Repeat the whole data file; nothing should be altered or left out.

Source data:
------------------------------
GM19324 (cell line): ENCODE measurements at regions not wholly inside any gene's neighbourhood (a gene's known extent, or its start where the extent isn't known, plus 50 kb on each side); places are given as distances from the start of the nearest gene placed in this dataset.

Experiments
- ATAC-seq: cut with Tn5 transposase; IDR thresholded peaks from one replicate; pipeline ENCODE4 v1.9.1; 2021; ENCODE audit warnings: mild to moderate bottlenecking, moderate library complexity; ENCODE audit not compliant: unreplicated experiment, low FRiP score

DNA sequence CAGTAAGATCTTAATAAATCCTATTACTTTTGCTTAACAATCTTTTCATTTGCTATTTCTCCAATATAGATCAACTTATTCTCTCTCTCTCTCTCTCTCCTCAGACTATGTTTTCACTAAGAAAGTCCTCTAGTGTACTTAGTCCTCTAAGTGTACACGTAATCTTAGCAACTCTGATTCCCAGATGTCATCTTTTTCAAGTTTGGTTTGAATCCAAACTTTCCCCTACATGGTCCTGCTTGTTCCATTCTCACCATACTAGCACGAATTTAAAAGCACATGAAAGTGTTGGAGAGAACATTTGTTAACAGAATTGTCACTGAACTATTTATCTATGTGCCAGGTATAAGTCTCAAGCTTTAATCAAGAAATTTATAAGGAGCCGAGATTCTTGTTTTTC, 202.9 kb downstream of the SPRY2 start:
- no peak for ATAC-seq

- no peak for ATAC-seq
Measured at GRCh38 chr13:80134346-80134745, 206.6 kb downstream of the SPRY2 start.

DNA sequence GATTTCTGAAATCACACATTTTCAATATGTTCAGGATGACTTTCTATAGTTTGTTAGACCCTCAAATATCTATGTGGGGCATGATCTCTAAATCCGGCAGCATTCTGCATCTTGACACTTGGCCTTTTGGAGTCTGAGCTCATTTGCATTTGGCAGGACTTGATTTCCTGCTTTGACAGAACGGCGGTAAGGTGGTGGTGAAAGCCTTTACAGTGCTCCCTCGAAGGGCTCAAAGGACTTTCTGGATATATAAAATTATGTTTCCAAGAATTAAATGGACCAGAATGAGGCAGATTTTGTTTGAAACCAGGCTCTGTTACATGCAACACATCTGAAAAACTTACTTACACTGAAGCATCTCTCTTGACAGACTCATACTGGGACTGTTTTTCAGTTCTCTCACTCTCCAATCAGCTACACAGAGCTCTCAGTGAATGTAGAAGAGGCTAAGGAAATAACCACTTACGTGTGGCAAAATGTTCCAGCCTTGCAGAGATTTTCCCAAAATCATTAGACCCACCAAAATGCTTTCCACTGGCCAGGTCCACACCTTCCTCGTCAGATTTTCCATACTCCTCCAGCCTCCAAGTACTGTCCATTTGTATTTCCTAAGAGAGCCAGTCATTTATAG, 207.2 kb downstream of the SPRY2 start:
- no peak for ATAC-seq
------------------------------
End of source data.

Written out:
GM19324 (cell line): ENCODE measurements at regions not wholly inside any gene's neighbourhood (a gene's known extent, or its start where the extent isn't known, plus 50 kb on each side); places are given as distances from the start of the nearest gene placed in this dataset.

Experiments
- ATAC-seq: cut with Tn5 transposase; IDR thresholded peaks from one replicate; pipeline ENCODE4 v1.9.1; 2021; ENCODE audit warnings: mild to moderate bottlenecking, moderate library complexity; ENCODE audit not compliant: unreplicated experiment, low FRiP score

DNA sequence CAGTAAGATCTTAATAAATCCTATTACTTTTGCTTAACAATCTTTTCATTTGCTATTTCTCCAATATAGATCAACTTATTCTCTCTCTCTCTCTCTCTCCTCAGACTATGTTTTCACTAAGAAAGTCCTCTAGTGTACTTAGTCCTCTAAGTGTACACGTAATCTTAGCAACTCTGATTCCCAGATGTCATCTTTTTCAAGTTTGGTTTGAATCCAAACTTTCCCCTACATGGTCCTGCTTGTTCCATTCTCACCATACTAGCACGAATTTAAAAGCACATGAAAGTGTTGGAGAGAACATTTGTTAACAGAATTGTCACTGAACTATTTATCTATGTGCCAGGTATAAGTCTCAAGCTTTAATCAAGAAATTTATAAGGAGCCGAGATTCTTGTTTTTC, 202.9 kb downstream of the SPRY2 start:
- no peak for ATAC-seq

- no peak for ATAC-seq
Measured at GRCh38 chr13:80134346-80134745, 206.6 kb downstream of the SPRY2 start.

DNA sequence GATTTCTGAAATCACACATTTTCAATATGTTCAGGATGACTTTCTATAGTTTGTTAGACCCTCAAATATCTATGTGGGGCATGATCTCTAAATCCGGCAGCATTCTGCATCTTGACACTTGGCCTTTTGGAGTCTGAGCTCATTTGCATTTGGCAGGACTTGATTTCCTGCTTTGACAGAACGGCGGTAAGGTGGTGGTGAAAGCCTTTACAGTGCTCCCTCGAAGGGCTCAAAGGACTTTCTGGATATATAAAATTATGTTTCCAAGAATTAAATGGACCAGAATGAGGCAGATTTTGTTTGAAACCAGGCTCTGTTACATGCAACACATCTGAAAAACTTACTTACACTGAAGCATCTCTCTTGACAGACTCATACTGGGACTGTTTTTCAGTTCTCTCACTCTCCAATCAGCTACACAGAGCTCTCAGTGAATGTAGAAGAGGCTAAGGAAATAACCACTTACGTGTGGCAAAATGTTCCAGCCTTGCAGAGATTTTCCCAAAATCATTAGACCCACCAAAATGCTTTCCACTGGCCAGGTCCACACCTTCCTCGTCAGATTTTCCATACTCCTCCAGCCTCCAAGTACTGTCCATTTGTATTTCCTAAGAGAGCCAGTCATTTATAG, 207.2 kb downstream of the SPRY2 start:
- no peak for ATAC-seq